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Revista Brasileira de História

On-line version ISSN 1806-9347

Rev. Bras. Hist. vol.33 no.66 São Paulo July/Dec. 2013

http://dx.doi.org/10.1590/S0102-01882013000200002 

DOSSIER: INCLUSIONS AND EXCLUSIONS

 

The pangermanists in Africa: inclusion and exclusion of the native peoples in the expansionist plans of the empire, 1896-1914

 

 

Marion Brepohl

Universidade Federal do Paraná (UFPR), Departamento de História. CNPq Grantee. mbrepohl@yahoo.com.br

 

 


ABSTRACT

One of the many paradigms of inequality and exclusion is racism, one of the most insidious forms of discrimination. To understand it, many authors focus on the study of the ideas, and frequently adopt an evolutionary perspective that runs from racialism to applied biology. This article takes a different direction. It concentrates on the study of the experiences lived by the colonial agents and the colonized peoples - as well as by the settlers - aiming to understand the feelings interwoven in the very moment of this confrontation. Drawing specifically on the activity of the Pan-Germanists in Africa, particularly in the territory of Namibia, formerly known as German South-West Africa, I intend to establish connections between racial hatred and imperialistic movements that advocated the exclusion of the native peoples from their own territories.

Keywords: racism; Namibia; genocide.


 

 

Judicially and politically accepted territorial boundaries, language, religion, and customs are alterities which do not necessarily separate people. Often they differentiate them and sometimes these differences are demanded to demarcate a specific history, whether it is on a small or large scale. Simultaneously, they are used to demarcate the space of negotiation between one and the other, whether economic, political, or symbolic.

But this only applies in cities whose inhabitants assume a cosmopolitan identity. And even there, feelings of belonging, the search for particular identities, and the refusal of others did not cease to be affirmed, which evokes the notion of nationalism, a construction which since the end of the eighteenth century chose, in almost all parts of the world, various foundational myths, also creating paradigms of inequality and exclusion. Even within nation-states in which nationalism and imperialism were strongly connected, it was suggested that a group, especially with non-dark or fairer skin, should exercise dominion, irrespective of where they resided.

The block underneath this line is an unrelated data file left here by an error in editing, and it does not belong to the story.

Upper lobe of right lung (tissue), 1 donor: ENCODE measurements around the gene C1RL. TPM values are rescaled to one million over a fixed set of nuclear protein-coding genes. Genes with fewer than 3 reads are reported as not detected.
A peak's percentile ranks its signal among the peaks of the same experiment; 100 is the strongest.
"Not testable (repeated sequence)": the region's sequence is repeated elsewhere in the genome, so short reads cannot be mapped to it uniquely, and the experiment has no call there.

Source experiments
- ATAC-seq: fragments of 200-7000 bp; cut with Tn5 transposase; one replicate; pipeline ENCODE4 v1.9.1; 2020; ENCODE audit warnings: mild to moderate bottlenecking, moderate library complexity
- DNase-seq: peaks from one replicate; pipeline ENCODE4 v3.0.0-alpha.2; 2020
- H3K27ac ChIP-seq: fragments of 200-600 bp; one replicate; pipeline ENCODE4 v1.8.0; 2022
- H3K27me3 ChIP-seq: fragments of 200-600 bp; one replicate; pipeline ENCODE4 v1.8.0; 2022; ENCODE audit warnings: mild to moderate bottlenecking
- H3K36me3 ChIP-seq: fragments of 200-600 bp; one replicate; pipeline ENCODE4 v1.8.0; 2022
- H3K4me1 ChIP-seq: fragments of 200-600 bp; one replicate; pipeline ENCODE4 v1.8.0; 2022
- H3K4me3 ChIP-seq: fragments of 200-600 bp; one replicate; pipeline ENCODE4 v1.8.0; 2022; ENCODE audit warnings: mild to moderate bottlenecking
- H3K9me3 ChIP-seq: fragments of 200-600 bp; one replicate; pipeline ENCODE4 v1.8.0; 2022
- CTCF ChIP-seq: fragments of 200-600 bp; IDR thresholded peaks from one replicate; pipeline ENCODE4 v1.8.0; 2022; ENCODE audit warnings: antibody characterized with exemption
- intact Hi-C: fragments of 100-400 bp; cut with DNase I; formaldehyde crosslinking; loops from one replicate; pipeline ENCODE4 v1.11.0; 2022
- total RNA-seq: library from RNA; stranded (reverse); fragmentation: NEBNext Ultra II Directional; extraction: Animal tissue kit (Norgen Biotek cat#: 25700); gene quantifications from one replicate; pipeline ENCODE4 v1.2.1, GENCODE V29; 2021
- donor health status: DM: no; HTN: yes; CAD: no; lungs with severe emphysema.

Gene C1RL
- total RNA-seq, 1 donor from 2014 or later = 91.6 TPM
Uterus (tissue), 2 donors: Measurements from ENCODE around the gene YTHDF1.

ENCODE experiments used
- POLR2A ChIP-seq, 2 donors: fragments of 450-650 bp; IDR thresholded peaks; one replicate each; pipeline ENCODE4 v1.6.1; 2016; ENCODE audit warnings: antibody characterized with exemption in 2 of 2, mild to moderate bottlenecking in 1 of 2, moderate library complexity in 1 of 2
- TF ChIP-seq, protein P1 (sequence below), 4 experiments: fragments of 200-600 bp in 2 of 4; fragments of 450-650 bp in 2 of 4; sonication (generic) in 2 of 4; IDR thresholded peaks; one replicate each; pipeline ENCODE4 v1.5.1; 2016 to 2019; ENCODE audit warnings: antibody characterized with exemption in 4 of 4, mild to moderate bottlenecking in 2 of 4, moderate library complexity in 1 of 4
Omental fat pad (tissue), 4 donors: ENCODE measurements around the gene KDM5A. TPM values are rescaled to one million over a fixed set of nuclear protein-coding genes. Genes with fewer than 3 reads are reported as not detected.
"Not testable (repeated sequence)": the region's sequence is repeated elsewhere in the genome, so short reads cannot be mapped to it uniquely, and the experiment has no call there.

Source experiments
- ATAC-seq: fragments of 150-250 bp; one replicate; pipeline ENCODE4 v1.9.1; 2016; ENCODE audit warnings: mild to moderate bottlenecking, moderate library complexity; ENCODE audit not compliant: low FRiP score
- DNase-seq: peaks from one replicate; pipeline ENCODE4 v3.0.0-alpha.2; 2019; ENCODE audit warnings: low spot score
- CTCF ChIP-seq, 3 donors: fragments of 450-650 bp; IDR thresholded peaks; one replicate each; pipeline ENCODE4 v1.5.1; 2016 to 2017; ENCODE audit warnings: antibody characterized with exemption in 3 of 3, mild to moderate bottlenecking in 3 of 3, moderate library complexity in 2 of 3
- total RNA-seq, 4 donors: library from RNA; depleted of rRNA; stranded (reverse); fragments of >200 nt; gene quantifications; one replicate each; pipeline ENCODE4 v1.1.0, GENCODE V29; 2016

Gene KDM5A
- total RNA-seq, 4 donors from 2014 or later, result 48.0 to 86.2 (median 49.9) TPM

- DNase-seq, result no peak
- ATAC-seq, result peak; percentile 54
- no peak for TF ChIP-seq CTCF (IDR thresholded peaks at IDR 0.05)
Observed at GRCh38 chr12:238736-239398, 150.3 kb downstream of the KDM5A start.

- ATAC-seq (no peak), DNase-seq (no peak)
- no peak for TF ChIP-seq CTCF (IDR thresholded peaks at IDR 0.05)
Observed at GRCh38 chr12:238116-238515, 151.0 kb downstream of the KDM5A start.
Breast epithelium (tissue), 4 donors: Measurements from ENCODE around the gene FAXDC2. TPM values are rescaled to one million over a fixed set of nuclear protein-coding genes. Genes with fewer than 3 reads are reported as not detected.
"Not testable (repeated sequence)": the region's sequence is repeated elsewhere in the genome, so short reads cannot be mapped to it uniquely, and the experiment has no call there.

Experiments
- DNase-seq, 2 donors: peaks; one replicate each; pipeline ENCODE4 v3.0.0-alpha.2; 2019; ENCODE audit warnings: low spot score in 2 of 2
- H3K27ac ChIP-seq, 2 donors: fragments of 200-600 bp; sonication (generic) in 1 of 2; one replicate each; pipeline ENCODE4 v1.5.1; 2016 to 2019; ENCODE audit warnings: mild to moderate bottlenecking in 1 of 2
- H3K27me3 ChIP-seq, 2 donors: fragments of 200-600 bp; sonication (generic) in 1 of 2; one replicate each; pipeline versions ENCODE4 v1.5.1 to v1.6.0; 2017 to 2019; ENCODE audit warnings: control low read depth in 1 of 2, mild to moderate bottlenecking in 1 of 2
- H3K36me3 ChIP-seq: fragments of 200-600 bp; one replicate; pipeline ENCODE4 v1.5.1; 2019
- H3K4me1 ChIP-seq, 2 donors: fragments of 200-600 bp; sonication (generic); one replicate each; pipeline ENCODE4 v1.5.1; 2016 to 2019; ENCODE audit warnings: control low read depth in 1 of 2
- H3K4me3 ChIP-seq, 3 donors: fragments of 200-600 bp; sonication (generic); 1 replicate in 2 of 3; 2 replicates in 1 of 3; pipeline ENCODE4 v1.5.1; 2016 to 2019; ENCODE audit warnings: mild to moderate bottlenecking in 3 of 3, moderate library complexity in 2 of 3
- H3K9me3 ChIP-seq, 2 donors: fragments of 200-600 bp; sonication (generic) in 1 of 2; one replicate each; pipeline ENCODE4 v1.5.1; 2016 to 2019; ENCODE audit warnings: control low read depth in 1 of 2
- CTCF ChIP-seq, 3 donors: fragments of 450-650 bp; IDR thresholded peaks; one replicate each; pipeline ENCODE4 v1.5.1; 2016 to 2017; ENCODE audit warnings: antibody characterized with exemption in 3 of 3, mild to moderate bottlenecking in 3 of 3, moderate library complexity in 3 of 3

The members of movements with strong popular appeal, incidentally the actual inventors of the 'popular' - translated by a so-called 'national' literature, a myth of origin, the same history and destiny -, tend to imagine themselves as members of a population that is to some extent uniform. Historically, many of them expanded their frontiers beyond political and geographical criteria, the reason for which they adopted for themselves the prefix pan. Each 'pan-movement' carried within it the notion of singularity and the feeling of superiority; not rarely they showed themselves to be resentful for some loss, whether actual or imagined. These characteristics guided their members, as a rule, to expansionist objectives, thereby resulting in close ties with militarism.

One of the most aggressive pan movements in the age of nationalisms was Pan-Germanism. Unlike, for example, Pan-Slavism and Pan-Americanism, which intended to bring together various ethnicities speaking diverse languages around an authority acclaimed by activists, the Pan-Germanic League animated a unification movement based on ethnical uniformity and the hierarchization of all peoples based on a concept of superior-inferior.

According to Louis Snyder,

From the conservatives the Pan-Germans drew ideas of the traditional value of hierarchy, biological superiority, territorial imperative, veneration of the national above the international, the placing of caste before class and veneration of the Obrigkeit, the magisterial authority. They rejected the rationalism of the Enlightenment, dismissing it as an invention of the Jews. More important in their eyes were intuition, mysticism, rightist radicalism and revolutionary fanaticism. They dismissed moderate conservatism as unrealistic, and ridiculed its advocacy of Law and order and stability. For Pan-Germans, only an extremist adaptation of conservatism made sense. (Snyder, 1985, p.43)

Various studies dedicated to Pan-Germanism have called attention to the appeal to the unification of the peoples understood to be Germanic (and later Aryan) in a single country and with a single leader. This was propaganda whose target public was the residents of German origin living in regions of Austria, Hungary, France, Czechoslovakia, others, with the intentions of widening the frontiers of what would be Grossdeutschland. This was not limited to neighboring countries whose frontiers are 'naturally' overflowed due to the economic hegemony of the Germany people as a whole (Deutschtum); Latin America was also a target of the Pan-Germanists. As shown in various studies, since 1870 German nationalists had dreamed of creating a German colony in Latin America, whether by force (annexation of territory from Argentina, Brazil, Uruguay and Chile) or by the nationalism of the Auslanddeutschen (Germans living abroad), who would always give, it was supposed, economic preference to business with German firms. Just by way of example, in Brazil the Pan-Germanic League had 6000 members who were responsible for various commercial agreements and exchanges of a religious, cultural, or cultural nature, in the South of Brazil, as well as in Argentina, Uruguay and Chile. The Pan-Germanic League subsidized schools with teaching material, supported recreational associations, and promoted German language press (Brepohl de Magalhães, 1998; 1996).

Nevertheless, in relation to this entity, until a short while ago, only the European and Latin American spatial focuses had been analyzed by the social sciences, and even then only in German academia. A curious gap, since it was bigger and of decisive importance was the action of the Pan-Germanic Leagie in Africa and in a small territory in Asia, where it practiced imperialism directly, with the agenda of the administrators being based on the League and similar societies.